Some fool just published an opinion-piece in the Washington Post, suggesting that it was time to “put a fork in” the Thanksgiving tradition of pardoning some turkeys;  saying the tradition was “silly”.

First of all - “tradition” and “silly”  -- schliesen sich aus -- anything traditional, is  in so far  redeemed.
True, the ceremony is typically light-hearted (something we sorely need, about now), much like the Groundhog Day enactment with Punxsutawney Phil.  Such things need no defense;  cf. Chesterton on Christmas, passim.

Yet the need goes deeper, deeper, to have this act of Grace.
For that same huge hand, that shaped our sire, and fashioned our dam -- even Adam, and e’en Eve -- did mould the Humble Woodchuck and his kin.
That we are permitted to eat of these creatures,  we know for certain, from Scripture;  but that fact is a kind of moral miracle.  So it behoves us to take note, and sanctify, and solemnify, this fleshly sacrifice.  (Indeed, it may go deeper than we can know.)  To pardon -- nay, to ask permission -- to beg forgiveness -- of these modest beasts, is meet;  nay more, incumbent on us.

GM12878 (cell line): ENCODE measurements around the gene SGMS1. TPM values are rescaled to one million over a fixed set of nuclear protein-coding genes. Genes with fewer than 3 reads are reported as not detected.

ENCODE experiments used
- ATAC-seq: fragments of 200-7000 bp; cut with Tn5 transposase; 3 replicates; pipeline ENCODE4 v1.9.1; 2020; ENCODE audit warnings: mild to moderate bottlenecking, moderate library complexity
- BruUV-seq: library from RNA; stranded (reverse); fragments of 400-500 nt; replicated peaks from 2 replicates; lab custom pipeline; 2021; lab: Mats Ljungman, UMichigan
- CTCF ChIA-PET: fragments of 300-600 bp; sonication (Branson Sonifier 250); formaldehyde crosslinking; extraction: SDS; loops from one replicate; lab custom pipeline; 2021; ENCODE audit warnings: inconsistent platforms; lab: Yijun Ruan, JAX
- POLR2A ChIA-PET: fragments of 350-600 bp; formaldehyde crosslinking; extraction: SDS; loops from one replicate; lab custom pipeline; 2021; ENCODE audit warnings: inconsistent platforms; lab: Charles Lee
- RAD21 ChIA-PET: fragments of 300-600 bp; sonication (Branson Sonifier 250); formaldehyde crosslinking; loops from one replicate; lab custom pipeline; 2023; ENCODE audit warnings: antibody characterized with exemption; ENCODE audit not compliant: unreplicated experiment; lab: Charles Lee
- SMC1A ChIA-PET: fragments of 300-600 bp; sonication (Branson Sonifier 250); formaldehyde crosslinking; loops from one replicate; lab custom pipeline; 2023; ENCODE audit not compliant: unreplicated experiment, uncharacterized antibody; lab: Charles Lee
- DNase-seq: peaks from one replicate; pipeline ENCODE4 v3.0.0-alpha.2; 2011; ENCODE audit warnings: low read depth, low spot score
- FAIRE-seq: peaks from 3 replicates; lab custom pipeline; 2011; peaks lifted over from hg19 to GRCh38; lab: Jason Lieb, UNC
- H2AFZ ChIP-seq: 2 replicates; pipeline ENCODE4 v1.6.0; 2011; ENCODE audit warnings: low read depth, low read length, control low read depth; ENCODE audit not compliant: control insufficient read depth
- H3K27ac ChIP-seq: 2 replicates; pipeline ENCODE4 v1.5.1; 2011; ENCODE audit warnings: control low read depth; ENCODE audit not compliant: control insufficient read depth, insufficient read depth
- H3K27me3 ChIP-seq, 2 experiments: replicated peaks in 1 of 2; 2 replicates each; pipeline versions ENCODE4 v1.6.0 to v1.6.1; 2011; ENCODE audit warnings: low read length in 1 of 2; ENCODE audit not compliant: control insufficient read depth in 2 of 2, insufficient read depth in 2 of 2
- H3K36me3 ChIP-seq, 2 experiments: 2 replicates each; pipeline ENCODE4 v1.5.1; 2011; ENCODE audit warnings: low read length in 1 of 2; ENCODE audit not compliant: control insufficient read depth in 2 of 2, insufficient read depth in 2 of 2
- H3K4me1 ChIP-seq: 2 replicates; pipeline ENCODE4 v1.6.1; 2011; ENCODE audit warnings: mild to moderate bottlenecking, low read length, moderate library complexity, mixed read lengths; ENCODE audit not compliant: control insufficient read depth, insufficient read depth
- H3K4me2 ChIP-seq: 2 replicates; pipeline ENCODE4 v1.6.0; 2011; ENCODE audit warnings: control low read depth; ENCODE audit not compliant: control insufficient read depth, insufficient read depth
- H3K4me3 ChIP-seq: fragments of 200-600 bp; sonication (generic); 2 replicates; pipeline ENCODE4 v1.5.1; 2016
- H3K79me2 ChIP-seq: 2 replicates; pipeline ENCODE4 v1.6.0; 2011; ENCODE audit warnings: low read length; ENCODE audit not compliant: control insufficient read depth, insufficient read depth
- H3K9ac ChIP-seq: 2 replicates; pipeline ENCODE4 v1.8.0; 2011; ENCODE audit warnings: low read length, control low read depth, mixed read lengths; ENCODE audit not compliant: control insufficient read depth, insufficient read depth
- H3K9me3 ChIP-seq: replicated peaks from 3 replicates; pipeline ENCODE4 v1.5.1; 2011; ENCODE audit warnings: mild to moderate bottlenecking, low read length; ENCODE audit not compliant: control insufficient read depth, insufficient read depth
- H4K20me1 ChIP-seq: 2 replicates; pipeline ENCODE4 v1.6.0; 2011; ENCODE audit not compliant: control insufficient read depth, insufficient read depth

Weekend Reading for the Thanksgiving Holidays

So -- You’ve stuffed yourself with turkey (which itself was already stuffed -- encapsulated like Russian dolls);  agreed to disagree with the in-laws (you were right and they were wrong, but you’ll let that pass); and now are casting about for something to while away the hours of leisure. 
Cast no more!   What better move than to relish the treasures of classic world literature?  --  No,  not A la recherche des temps perdus, or Der Zauberberg, or Война и миръ  -- too long.  Huckleberry Finn is a good thing in a small package, but you’ve already read it.  No, what you need is a wise-cracking pistol-packing pair of private detectives -- none other than the fabulous Murphy Brothers !